I’ve seen a lot of entrepreneurial and non-for-profit initiatives happening ever since the outbreak of COVID-19, and the lockdown. People are helping each other with groceries, people are baking, cooking, sewing medical masks… Many people are adapting their services to work online and manage to keep their businesses going. Artists are offering their art to fundraise money for the crisis, and they are creating new art to mark this strange period in history. Sometimes it seems that coronavirus pushed us to entirely new avenues when it comes to our work, and many people seem to thrive despite the circumstance. I’m impressed and touched by seeing all of that work that goes on as most of us are staying inside.
But this is not the whole picture, because there are many of us out here who are struggling with all this extra time and with all those new limitations. I know this can be particularly hard for people in recovery who are used to fighting for their lives and for whom being alive means that they must take advantage of all that sober life has to offer. Suddenly, without their meetings, their commitments (and people in recovery are big on fulfilling their commitments), their work, their service in the community, and just generally being busy, people in recovery can find themselves stumped. With nowhere to go and nothing to do, staying at home feels like some cruel joke for those of us who have wasted so much of our time not participating. And then it happens—suddenly we lose all of our motivation and find ourselves spending hours and hours watching Netflix or mindlessly scrolling through our phones. Then guilt seeps in. We’re being lazy! Unproductive! All those people around us are baking bread, crocheting, and taking up sculpture, and here we are doing absolutely nothing? And then, on top of it, doing nothing turns out to be exhausting. Where life used to be go-go-go, and we still got so much done, now that it’s standing still, it seems nothing can motivate us. Panic!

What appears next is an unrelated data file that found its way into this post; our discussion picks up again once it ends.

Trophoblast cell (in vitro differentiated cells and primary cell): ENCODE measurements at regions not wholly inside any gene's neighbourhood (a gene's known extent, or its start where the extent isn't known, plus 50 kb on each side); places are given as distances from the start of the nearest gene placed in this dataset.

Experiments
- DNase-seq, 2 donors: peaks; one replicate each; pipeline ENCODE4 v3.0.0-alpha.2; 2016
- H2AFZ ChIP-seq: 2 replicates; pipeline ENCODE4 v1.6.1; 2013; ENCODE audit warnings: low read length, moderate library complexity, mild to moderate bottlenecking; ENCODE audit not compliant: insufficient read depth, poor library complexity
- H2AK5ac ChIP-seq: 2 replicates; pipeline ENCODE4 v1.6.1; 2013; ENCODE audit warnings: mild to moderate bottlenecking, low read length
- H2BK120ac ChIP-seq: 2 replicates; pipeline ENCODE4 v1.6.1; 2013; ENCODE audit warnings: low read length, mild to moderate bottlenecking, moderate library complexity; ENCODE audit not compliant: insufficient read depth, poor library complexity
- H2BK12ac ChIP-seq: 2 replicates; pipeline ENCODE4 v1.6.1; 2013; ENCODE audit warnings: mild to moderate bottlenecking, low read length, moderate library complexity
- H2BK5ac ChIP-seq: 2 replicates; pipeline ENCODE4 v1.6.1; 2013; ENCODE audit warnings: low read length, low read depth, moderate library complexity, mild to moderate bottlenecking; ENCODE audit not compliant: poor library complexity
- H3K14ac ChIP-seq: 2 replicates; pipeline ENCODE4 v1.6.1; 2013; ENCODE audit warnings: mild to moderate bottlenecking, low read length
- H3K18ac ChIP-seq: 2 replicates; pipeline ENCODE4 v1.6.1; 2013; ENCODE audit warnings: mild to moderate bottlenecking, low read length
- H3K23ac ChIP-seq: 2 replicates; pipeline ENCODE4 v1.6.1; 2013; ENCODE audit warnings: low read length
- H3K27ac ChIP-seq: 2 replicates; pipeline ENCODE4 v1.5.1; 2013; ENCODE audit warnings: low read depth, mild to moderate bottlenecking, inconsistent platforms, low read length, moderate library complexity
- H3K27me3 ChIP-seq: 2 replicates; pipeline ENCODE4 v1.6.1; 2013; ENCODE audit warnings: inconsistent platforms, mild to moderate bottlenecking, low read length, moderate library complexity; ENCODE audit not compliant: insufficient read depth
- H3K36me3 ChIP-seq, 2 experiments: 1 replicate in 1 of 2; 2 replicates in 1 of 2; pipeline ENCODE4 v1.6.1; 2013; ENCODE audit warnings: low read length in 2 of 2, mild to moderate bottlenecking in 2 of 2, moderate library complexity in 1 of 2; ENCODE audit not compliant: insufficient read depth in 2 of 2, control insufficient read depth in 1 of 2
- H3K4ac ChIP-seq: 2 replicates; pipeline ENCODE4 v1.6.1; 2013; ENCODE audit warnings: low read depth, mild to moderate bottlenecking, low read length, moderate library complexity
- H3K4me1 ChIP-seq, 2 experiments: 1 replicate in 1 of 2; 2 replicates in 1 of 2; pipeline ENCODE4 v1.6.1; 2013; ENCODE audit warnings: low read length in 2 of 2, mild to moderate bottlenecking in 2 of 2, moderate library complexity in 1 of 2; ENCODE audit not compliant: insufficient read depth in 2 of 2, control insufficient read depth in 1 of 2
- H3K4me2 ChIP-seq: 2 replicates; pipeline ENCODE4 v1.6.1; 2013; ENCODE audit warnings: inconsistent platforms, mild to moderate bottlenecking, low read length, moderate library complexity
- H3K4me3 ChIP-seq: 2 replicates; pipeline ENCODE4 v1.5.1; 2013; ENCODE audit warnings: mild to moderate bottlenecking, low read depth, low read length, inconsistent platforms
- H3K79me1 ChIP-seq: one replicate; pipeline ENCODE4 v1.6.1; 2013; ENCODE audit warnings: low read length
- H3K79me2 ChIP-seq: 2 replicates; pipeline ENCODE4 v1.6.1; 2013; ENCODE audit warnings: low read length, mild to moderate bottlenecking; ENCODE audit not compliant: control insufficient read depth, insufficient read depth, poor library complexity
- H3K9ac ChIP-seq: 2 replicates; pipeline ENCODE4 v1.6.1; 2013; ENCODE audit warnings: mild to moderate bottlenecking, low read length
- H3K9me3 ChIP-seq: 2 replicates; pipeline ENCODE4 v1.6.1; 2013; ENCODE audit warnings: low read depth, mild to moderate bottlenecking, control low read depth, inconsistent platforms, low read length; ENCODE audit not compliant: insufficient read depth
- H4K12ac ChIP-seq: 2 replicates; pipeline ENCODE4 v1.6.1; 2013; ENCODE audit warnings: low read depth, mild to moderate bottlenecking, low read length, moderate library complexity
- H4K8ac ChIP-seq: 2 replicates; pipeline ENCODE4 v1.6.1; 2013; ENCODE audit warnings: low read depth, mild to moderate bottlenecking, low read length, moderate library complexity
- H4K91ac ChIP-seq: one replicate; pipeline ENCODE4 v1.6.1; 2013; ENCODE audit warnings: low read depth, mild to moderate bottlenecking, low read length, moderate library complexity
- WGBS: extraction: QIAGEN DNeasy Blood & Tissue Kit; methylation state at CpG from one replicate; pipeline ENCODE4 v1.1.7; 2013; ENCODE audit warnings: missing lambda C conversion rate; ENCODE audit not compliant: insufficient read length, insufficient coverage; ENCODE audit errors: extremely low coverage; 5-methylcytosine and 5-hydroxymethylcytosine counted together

Relax. Breathe. If this is you, please know that you’re doing fine. You’re surviving the best you can. It’s okay not to do anything right now. You’re still very much alive, and things will change for the better. You must believe that. Don’t waste your time feeling guilty about your response to what is happening. We are in collective trauma. Some of us respond to it better, some of us fall apart. It takes a lot of energy to deal with a traumatic situation, so even if you’re spending your days practically surgically attached to your couch, you will still feel exhausted. Your body is fighting anxiety and stress, even if you don’t feel either of those or feel them only mildly. And just as it is with people in recovery, we react differently to different situations based on a whole set of factors. Some of us got recovery right away, and others needed two dozen chances. Some thrived after becoming sober, and others fell into depression.
So if you are on the less-active end of things, please know that there’s nothing wrong with how you’re reacting. You’re not less of a person because you are not taking advantage of suddenly free time. Have three naps, watch that show. Whatever will get you through this sober and relatively sane—do it. And throw the guilt away. Like the virus, it can only affect you negatively, and it does nothing to contribute to a healthy change.
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